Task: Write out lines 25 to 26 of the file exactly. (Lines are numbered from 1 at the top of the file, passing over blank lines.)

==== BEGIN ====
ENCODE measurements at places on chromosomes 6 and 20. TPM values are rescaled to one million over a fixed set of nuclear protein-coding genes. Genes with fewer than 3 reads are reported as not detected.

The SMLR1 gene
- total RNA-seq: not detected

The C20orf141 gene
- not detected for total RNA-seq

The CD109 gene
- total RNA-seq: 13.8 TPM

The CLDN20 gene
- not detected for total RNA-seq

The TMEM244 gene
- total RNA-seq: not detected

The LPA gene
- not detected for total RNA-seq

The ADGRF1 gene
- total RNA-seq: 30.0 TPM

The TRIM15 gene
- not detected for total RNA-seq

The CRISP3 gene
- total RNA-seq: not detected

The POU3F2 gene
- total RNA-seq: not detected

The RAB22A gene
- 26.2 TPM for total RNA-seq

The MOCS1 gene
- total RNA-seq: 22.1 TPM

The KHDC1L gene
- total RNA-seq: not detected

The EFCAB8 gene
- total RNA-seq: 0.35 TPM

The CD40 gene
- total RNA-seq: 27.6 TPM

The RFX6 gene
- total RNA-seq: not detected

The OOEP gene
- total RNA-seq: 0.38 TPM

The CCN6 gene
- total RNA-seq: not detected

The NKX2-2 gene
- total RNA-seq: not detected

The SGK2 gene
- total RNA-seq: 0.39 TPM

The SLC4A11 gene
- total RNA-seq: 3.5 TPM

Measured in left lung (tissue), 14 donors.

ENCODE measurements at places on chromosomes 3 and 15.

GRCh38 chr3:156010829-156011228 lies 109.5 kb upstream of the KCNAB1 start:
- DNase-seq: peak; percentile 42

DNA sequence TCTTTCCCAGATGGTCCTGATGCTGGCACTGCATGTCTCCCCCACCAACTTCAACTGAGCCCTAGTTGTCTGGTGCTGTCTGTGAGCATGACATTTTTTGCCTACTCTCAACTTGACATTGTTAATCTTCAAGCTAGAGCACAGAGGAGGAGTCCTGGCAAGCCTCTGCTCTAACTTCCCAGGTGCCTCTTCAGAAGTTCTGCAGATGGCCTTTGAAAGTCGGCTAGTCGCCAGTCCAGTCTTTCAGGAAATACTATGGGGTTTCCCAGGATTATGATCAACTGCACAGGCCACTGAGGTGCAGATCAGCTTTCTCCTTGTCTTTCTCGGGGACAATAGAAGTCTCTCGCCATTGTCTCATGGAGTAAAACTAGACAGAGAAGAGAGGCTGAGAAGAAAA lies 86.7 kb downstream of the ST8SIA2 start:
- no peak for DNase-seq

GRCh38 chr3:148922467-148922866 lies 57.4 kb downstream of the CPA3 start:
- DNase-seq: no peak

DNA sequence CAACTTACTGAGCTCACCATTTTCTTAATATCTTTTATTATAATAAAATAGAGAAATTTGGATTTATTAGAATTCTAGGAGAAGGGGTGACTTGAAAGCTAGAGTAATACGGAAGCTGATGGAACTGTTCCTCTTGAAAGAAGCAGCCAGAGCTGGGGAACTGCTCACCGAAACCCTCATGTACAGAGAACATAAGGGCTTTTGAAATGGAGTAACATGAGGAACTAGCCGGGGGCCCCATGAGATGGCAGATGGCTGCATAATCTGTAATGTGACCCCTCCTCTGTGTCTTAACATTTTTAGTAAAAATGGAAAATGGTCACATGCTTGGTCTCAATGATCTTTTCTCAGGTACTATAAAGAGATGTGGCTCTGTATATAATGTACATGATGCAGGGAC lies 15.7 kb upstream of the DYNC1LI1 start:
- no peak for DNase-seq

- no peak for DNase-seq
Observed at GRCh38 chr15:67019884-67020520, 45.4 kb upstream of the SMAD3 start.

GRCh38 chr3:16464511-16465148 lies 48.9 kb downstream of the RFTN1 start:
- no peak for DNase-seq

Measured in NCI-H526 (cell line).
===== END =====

- total RNA-seq: 22.1 TPM

The KHDC1L gene